This is the second in a series of articles exploring single-stock options in key Asia Pacific (APAC) markets. Following an outline of the present situation for equity options in each of these markets, we offer our recommendations for how to grow them. In this article, we discuss the uses and popularity of SSOs. To read the first instalment, click here.
Equity options present tremendous growth opportunities for APAC markets – if only because they are one of the fastest-growing products in the world. In 2021, the daily average notional value of traded single-stock options (SSO) in the US surpassed that of stocks for the first time and has remained significantly higher ever since.
Let’s investigate what makes SSOs such a popular product in so many markets. (To review the basics of options read our explainers here.)
Broadly speaking, SSOs can be used by investors of all types for risk management and income generation. Their flexibility and ability to provide leverage in a cost-efficient way makes them ideal for these uses.
SSOs have increased in popularity since 2019 at least in part because of the unpredictable macro environment. Events such as the Covid-19 pandemic, the Russia-Ukraine conflict and trade and supply chain shocks, have generated a period of sustained volatility in markets. Derivatives come into their own whenever investors seek ways to hedge their portfolios. Investors also employed SSOs as an alternative source of yield, particularly in countries experiencing periods of sustained low interest rates.
Beyond these factors, access for investors in many regions of the world has improved, making SSOs easier to trade. Concurrently, we have seen huge leaps of innovation in trading apps and tools that allow investors to learn about how to use and trade SSOs.
Investor use cases
SSOs provide investors with more flexibility than stocks by enabling them to position themselves for upward or downward movements in the underlying, or even in the volatility of the stock.
The most common uses of SSOs for investors are for risk management or hedging purposes and to generate income from their stock holdings. We explore how these work in practice in greater detail below.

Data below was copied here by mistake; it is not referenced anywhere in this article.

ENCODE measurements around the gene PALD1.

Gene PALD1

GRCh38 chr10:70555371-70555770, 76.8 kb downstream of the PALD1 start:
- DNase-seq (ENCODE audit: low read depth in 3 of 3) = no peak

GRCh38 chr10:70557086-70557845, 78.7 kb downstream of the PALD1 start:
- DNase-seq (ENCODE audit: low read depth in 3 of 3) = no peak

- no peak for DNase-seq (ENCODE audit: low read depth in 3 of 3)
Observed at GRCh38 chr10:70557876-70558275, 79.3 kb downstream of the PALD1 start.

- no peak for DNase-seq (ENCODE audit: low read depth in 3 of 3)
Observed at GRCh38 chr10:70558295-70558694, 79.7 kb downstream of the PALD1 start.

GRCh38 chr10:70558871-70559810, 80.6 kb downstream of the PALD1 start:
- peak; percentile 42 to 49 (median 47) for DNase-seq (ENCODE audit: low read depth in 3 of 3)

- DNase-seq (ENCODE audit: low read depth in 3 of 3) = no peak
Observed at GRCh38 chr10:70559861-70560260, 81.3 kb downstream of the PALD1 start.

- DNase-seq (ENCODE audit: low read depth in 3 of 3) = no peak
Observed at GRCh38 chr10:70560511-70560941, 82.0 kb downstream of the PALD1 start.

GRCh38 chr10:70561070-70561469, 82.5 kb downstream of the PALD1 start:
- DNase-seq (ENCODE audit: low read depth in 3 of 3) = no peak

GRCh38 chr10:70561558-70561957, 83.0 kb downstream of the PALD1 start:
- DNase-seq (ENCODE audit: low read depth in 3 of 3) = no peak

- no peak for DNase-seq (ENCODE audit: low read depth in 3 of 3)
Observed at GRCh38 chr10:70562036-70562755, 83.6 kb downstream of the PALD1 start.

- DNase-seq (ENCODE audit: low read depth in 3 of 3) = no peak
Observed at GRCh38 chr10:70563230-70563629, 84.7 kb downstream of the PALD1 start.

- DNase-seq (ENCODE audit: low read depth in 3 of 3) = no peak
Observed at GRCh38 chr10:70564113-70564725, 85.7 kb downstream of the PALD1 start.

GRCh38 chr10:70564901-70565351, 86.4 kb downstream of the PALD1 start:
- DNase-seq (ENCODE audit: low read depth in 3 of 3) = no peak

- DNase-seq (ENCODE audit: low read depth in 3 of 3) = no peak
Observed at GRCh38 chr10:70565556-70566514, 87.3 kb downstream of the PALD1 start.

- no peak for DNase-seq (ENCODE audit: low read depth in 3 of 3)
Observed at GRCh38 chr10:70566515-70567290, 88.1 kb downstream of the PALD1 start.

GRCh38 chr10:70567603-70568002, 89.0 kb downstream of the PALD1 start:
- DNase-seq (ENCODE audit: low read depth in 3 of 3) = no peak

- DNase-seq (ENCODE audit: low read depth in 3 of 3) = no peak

Protection from downside risk using a long put (protective put)
Suppose an investor owned a stock trading at $100 and wanted protection over the next year to cap any potential losses at 10% of the current stock price. The investor could purchase a 1-year 10% downside put option giving them the right (but not the obligation) to sell their stock at a price of $90 any time over the next year.
Generating additional income from existing investments using a covered call
A covered call is constructed by combining a long position in the underlying stock with writing a call option against the same stock. For example, suppose an investor owns a stock trading at $100 and doesn’t expect the stock to change much in value in the next 6 months, yet they would like to earn extra income from this investment. They could sell a 6-month, 10% upside call option, for which they receive an option premium. This position generates income for the investor when the underlying asset moves less than the amount of the premium. It also offsets any losses on the stock position if it falls. In return, the investor caps the profit potential by agreeing to sell the stock at the strike price. This strategy works well if the investor expects little change in the price of the underlying asset or has determined an exit level for their investment at which they are happy to sell.
For exchanges, SSOs can add depth to an overall derivatives product offering and provide synergies to boost existing equity derivatives products. A typical derivatives exchange will usually offer the following suite of equity related products, of which SSOs form a key part:
- Equity index futures and options
- Equity futures (SSFs) and options (SSOs)
- Equity and equity index warrants
All these products are interlinked and allow participants to create strategies to trade each product against or alongside one another.
Exchanges often work closely with market makers or liquidity providers to ensure these products are liquid in terms of market spreads, size and continuous quoting. This provides investors with the confidence to be able to trade in and out of positions in a fair, transparent and competitive way.
Equity derivative offerings at some APAC exchanges are more developed than others, leaving plenty of opportunity for other exchanges to build out their offerings.
|Product||India||Hong Kong||Japan||Korea||China Mainland||Taiwan|
|Equity futures (SSFs)||Listed||Listed||Not Listed||Listed||Not Listed||Listed|
|Equity options (SSOs)||Listed (very popular)||Listed (very popular)||Listed (room for growth)||Listed (room for growth)||Listed (ETF options)||Listed (room for growth)|
|Equity warrants||Listed (minimal)||Listed||Not Listed||Listed||Not Listed||Listed|
|Equity index warrants||Not Listed||Listed||Not Listed||Listed||Not Listed||Listed|
|India: NSE and BSE |
Hong Kong: HKEX
China Mainland: SSE and SZSE
Taiwan: TAIFEX and TWSE
To discuss this paper – or any other market structure topic – reach out to the Optiver APAC Corporate Strategy team at [email protected]
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